A strong supporter of Canadian and Indigenous artists as well as fine craft and folk art, Mr. LaPrairie built an eclectic and playful collection over decades obtained from local galleries and from his travels across the globe. It was the wish of Mr. LaPrairie that the proceeds from his estate went to Camp Ooch & Camp Trillium, a privately funded, volunteer-based organization that provides children with cancer and their families with unique opportunities for growth through challenging, fun, enriching, and magical experiences. We invite you to read more about Mr. LaPrairie on our blog.

Highlights from the auction included a fiercely fought bidding war for a painting by Brian Jones which sold for over ten times its estimate, work by Jane Waterous, Lindee Climo, Terry Watkinson, and a particularly Toronto artwork, Patrick Amiot’s sculpture of the 504 streetcar which sold for $13,200.

Presentation Scale Model of the Toronto Dominion Centre, 1965. 14.5 x 10 x 11 in — 36.8 x 25.4 x 27.9 cm

Canadian Art, Culture and History

Lovers of Canadiana delighted in this eclectic auction, which included items from the NHL, the Globe and Mail, the National Film Board of Canada, the Legislative Assembly of Canada, and Grenfell Labrador Industries. The auction also included signed letters from Sir John A. Macdonald and Sir Wilfred Laurier, as well as a wide selection of historical art, early maps, weapons and flags.

Waddington’s celebrated its 170th anniversary in 2020, making this auction particularly poignant. The story of Canada has been echoed by our auctions held over these many years, as generations come and go, passing their belongings on to the next set of collectors who will delight in their new acquisition.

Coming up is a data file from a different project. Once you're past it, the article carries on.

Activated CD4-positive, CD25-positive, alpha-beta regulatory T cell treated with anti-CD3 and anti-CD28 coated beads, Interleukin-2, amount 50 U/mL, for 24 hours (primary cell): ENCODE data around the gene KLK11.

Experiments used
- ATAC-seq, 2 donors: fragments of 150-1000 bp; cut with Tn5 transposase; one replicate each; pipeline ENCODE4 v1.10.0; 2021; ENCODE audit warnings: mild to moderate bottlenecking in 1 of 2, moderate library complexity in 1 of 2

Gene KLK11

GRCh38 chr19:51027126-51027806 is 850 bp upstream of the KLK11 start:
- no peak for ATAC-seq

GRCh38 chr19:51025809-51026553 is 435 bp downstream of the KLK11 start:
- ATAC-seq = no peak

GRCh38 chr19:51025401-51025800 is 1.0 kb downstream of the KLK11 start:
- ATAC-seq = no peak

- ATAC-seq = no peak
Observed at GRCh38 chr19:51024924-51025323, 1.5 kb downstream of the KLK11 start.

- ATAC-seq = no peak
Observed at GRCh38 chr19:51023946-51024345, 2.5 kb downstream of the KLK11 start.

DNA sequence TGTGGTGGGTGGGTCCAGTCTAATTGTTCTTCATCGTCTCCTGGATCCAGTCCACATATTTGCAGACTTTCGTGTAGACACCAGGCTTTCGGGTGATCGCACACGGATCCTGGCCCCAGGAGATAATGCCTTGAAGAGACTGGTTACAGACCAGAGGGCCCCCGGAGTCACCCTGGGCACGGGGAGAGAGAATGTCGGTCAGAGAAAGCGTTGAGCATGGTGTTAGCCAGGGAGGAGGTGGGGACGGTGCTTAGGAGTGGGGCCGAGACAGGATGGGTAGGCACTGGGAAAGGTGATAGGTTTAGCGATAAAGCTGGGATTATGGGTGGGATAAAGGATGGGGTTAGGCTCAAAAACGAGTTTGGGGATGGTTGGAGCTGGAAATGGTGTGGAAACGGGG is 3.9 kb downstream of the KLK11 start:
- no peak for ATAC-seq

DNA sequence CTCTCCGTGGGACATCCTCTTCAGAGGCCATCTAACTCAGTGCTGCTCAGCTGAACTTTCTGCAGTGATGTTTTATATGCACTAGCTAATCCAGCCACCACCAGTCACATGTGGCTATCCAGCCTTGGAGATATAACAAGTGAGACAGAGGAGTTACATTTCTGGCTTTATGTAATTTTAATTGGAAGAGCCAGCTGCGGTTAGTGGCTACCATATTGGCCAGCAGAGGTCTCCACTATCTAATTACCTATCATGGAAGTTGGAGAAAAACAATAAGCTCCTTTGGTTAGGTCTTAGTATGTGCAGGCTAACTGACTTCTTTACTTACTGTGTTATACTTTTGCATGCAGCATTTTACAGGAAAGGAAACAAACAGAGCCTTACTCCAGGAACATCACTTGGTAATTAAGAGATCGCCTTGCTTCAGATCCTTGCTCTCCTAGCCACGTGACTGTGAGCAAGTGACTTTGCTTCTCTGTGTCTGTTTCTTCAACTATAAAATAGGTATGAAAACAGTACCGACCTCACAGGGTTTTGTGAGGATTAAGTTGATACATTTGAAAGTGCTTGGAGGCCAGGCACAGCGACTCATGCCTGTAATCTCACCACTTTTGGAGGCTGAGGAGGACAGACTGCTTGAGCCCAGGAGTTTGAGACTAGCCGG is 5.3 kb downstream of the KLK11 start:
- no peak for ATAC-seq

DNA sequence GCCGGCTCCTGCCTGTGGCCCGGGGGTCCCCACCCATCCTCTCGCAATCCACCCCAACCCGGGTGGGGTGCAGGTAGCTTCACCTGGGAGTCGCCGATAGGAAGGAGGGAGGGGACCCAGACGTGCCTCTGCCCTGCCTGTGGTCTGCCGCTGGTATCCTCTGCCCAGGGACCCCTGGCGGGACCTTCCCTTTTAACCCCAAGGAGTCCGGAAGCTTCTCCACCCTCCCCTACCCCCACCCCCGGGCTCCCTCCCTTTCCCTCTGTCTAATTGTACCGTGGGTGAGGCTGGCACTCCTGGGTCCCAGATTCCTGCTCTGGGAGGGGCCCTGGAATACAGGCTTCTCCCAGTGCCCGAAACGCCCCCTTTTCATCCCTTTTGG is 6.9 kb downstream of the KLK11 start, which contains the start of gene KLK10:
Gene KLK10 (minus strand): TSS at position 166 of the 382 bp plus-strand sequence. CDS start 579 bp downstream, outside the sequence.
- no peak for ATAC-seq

Highlights from this auction included an intriguing dog collar with a tale of its own, a Jacques Plante hockey mask, and a particular favourite among the staff at Waddington’s Toronto offices, a presentation scale model of the Toronto Dominion Centre–which tripled its estimate to sell for $9,600.

Should you be interested in finding out more, we dove deeper into some of the wonderful stories from this auction on our blog.



‘Stuart Crystal’ Charles I of England Diamond Mounted Silver and Gold Mourning Slide, mid 17th century. Case 3.1 x 2.8 in — 8 x 7 cm


The Cabinet of Curiosities Including World History and Culture

Spanning a wide range of cultures and historical eras, one of the highlights from this auction included an important letter by Mahatma Gandhi written by his personal secretary Mahadev Desai and addressed to the Diwan (Prime Minister) of Mysore, Sir Mirza Muhammad Ismail. The letter sold for $55,200.

The letter had never before been viewed by the public, having been in private hands since it was written. If you are interested in finding out more about Gandhi’s correspondence, we invite you to read more on our blog.

Another special lot from the auction was a Stuart Crystal, a piece of mourning jewellery created to mark Charles I’s beheading. The crystal had a lock of the monarch’s hair inset into the back, along with a crown and the king’s royal cypher. It is an extremely fine example, and came to Waddington’s by way of Amsterdam.



As we move into another year of Decorative Arts auctions, we know that we will continue to be inspired and delighted by the items that pass through our doors. Our next auction is scheduled to take place online from January 23 – 28, 2021.

We look forward to connecting with you in the New Year about our auctions and opportunities for consignments. Don’t hesitate to contact us at [email protected]

Till then, we wish the very best for the holiday season.